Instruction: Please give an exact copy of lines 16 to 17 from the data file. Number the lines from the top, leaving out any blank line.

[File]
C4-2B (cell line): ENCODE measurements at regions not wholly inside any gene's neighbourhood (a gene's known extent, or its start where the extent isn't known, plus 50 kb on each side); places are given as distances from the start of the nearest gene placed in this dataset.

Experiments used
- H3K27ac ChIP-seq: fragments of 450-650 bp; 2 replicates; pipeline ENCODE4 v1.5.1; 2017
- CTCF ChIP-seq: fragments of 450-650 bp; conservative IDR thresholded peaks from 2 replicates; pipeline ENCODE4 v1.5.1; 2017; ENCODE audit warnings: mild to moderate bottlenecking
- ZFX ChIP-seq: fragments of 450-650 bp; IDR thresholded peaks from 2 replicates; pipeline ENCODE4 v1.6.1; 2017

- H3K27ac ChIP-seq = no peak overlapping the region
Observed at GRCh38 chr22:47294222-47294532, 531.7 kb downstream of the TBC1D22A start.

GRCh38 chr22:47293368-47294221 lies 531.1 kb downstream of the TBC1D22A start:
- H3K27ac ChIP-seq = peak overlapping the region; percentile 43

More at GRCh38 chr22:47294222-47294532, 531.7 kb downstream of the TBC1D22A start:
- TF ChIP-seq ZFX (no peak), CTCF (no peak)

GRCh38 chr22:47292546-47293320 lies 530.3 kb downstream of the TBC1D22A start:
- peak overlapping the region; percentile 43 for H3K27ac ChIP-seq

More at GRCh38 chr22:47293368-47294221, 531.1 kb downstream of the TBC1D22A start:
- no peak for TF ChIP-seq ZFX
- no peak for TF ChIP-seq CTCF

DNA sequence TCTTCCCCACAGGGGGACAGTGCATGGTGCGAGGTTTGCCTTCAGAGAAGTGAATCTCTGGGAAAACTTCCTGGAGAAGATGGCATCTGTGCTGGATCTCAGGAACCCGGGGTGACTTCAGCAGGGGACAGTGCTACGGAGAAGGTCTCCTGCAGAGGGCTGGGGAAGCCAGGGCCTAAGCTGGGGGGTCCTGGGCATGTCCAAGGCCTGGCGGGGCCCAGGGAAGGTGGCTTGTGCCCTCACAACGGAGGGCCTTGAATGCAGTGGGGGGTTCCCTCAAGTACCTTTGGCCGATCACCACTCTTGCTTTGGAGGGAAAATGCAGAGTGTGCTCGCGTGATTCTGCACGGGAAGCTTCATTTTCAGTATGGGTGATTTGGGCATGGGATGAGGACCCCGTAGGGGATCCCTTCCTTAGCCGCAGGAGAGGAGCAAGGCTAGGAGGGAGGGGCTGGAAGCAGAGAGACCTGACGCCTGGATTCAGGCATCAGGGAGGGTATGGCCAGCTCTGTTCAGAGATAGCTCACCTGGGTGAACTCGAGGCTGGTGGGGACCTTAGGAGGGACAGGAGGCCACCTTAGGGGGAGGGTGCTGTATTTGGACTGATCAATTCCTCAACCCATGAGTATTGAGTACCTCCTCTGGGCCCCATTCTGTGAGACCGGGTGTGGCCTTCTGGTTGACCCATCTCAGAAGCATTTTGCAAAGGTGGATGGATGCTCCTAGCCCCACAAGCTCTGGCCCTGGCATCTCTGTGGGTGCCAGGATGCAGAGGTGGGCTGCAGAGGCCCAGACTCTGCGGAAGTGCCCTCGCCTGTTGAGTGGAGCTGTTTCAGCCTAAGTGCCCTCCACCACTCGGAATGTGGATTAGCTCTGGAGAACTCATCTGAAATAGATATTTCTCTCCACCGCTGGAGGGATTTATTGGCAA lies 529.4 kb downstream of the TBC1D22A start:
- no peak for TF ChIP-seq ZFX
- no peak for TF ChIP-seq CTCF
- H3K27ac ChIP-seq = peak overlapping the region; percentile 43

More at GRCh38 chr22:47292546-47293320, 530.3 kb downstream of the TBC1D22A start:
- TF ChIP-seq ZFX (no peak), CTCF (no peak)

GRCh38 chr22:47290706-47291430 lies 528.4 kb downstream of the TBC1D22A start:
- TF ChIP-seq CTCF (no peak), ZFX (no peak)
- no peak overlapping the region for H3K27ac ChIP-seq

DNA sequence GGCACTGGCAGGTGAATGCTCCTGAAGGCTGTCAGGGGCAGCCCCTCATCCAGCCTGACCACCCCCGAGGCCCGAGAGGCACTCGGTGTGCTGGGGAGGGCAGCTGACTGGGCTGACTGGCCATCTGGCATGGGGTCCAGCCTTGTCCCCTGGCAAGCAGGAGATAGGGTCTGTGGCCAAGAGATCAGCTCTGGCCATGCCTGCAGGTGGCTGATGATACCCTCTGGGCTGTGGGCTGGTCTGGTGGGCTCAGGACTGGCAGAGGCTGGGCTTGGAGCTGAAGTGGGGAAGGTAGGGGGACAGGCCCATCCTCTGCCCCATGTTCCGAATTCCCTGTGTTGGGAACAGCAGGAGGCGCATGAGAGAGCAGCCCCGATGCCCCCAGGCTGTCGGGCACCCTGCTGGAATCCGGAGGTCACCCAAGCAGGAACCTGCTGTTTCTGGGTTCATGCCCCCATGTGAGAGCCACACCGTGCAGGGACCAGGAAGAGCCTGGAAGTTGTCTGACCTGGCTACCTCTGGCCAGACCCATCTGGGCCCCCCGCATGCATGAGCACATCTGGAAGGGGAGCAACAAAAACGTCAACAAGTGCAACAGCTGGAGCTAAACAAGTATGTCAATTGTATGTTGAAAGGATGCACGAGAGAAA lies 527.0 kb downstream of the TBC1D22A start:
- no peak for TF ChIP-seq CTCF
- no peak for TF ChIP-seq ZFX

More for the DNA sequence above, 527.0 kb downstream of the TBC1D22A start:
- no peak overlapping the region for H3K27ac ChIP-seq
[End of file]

- no peak for TF ChIP-seq CTCF

DNA sequence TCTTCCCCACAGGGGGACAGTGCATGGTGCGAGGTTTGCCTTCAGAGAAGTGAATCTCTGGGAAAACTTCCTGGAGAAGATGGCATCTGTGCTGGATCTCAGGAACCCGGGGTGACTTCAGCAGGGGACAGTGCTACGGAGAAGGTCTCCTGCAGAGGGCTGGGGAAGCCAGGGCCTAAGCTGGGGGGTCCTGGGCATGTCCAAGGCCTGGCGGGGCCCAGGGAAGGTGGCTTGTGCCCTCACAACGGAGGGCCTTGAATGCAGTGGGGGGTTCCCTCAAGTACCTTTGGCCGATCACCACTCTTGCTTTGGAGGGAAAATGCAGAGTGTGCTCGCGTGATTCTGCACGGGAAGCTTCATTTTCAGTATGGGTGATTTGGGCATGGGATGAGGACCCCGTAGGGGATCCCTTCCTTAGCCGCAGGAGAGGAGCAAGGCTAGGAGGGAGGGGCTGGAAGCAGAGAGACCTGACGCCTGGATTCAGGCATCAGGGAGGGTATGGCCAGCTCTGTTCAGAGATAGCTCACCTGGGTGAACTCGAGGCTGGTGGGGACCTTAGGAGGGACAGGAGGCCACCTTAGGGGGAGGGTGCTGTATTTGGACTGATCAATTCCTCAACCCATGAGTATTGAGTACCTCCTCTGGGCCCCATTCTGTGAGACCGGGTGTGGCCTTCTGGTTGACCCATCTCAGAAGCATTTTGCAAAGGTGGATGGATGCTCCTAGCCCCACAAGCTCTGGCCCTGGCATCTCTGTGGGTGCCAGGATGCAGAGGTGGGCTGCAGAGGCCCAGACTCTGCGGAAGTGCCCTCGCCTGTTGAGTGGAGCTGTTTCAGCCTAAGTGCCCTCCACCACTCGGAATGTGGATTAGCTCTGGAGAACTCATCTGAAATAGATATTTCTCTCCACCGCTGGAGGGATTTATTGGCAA lies 529.4 kb downstream of the TBC1D22A start: